The Oscar-nominated pros reveal the muses behind their visions, from personal family relics to Bauhaus furniture.
When Dennis Gassner received the script for 1917, he was on vacation with his wife in Alaska. "I had gone on this long, long wander to become very primal again," he says. "In a complicated world, I wanted to find a sense of reality with nature."
One morning, "at the end of the road," Gassner got a message from Sam Mendes about his ambitious war film — and soon the script. "I read it in an hour and 58 minutes, and I immediately rang Sam back and told him I had to do it."
Waiting for Gassner when he arrived in London for preproduction was a collection of 50,000 images from World War I. "I immersed myself daily into this horrific thing," he says. That may have been a very different primal experience than the one he had sought out in Alaska, but the savagery of war and rawness of nature seemed to work together creatively. "One set of rules I set for myself in Alaska was that I had to approach this [film] as [laid out in the book] The Art of War. It's the methodology of how you approach a project, through refinement of the massive history of conflict."
In Quentin Tarantino's 1969-set film, fading TV actor Rick Dalton (Leonardo DiCaprio) and stuntman Cliff Booth (Brad Pitt) drive down Hollywood Boulevard, with the bustling street serving as a backdrop that represents the city at a moment of cultural change. Production designer Barbara Ling was tasked with evoking its glamour by re-creating the marquees and storefronts that lined the street.
"Hollywood Boulevard in the '60s was a transitional place," Ling explains. "You'd still go there to see big movie openings at the Egyptian or the Pantages. But you also had the opening of the [adult movie house] Pussycat Theatre, tattoo parlors and lingerie stores — all glamorous in their own way." But beyond the "fabulous" movie marquees and signage, Ling also captured everyday life in the neighborhood. "There was a TV repair shop right there, and an Orange Julius tucked in between two theaters."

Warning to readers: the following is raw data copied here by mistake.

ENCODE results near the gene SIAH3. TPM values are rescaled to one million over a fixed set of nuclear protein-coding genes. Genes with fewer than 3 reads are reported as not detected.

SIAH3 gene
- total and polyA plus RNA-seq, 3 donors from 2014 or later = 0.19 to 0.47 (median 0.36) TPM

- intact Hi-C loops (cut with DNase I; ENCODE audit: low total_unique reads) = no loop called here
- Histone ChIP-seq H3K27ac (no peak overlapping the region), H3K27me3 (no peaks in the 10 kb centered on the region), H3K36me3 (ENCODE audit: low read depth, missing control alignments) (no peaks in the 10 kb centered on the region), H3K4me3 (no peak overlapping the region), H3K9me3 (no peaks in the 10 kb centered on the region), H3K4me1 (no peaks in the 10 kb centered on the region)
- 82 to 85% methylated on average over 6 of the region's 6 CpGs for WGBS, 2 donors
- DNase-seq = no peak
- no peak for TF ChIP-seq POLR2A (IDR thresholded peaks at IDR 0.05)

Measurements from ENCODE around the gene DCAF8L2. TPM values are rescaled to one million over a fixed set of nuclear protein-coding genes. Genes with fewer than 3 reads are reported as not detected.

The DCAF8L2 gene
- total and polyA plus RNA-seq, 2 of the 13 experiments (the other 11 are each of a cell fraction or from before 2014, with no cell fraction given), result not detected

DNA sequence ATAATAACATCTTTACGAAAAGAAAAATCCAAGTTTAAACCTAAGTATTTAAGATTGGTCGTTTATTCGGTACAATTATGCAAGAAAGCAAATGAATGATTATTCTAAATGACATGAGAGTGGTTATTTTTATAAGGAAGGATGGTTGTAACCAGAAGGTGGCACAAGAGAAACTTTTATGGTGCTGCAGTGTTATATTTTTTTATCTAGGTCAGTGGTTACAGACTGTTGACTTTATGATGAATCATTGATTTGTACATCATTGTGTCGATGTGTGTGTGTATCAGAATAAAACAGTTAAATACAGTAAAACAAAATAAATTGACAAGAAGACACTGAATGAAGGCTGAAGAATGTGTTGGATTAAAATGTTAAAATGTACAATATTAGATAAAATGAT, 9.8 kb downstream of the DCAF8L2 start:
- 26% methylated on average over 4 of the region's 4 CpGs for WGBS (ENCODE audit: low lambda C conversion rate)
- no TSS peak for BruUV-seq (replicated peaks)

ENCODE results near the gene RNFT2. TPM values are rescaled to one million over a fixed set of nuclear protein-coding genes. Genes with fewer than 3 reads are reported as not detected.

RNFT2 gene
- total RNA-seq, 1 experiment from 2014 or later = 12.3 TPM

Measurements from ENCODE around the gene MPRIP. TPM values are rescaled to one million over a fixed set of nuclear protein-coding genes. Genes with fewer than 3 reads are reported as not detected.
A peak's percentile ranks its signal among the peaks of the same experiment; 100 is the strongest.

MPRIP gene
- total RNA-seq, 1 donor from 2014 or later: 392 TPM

Most vital was retaining the historical context of Hollywood design. "The most important thing to me was the architecture of these buildings from the '20s and '30s," Ling says. "We wanted it to be the history of Hollywood Boulevard, even though it takes place in 1969."
When production designer Bob Shaw received Steven Zaillian's script for The Irishman, the first act of which is largely set in South Philadelphia in the 1950s, the film "came into focus for me on the first reading," he says. The Philadelphia native could easily recapture images from his youth as he pictured the film in his mind, and Shaw quickly pulled out his own personal archives.
"The first place I turned to for research was the family photo album," Shaw tells THR. "I found many wonderful details in the picture of my mother in front of the family home on her wedding day. The house number was painted in black and gold on a diagonal, right on the brick, as was the style in South Philly. … As a child I had marveled at the variety of doors on my grandmother's block. The striped awnings were looser in structure and hung lower than they would be today."
Although Martin Scorsese's crime epic spans six decades and scenes also take place in Chicago and Washington, D.C., Shaw's '50s-era family photo sparked the setting for Frank Sheeran's (Robert De Niro) origins as a mob hitman. "Even in black and white, the photo brought back the memory of the color and texture of the bricks," he says. "All of these things immediately started to put me into the world of The Irishman."
The home of Rosie Betzler (Scarlett Johansson) provides much of the setting for Jojo Rabbit, as the young Jojo (Roman Griffin Davis) and his imaginary friend Adolf Hitler (writer-director Taika Waititi) are caught off guard by the young Jewish girl that Rosie is hiding in her attic. The Betzler home not only serves as a safe haven for Thomasin McKenzie's Elsa — the interiors are also domestic symbols for Frau Betzler's own resistance against the Nazi party.
"I was initially inspired by a staircase I saw on a location scout in Prague," production designer Ra Vincent tells THR. "It was an art deco staircase that leant itself to another story: the aesthetic of the film I wanted to explore." Vincent's research led him to the design movement that grew out of the Bauhaus school before it was shut down by the Nazis in the early 1930s.
"A lot of the furniture was derivative of the Bauhaus movement," Vincent says. "There's a simplicity and elegance, which ties into the Germanic design experience of the time, just before Nazi rule. It explained more about Rosie's character, in that she is bucking current trends by appreciating the aesthetic."
This story first appeared in a January stand-alone issue of The Hollywood Reporter magazine. Click here to subscribe.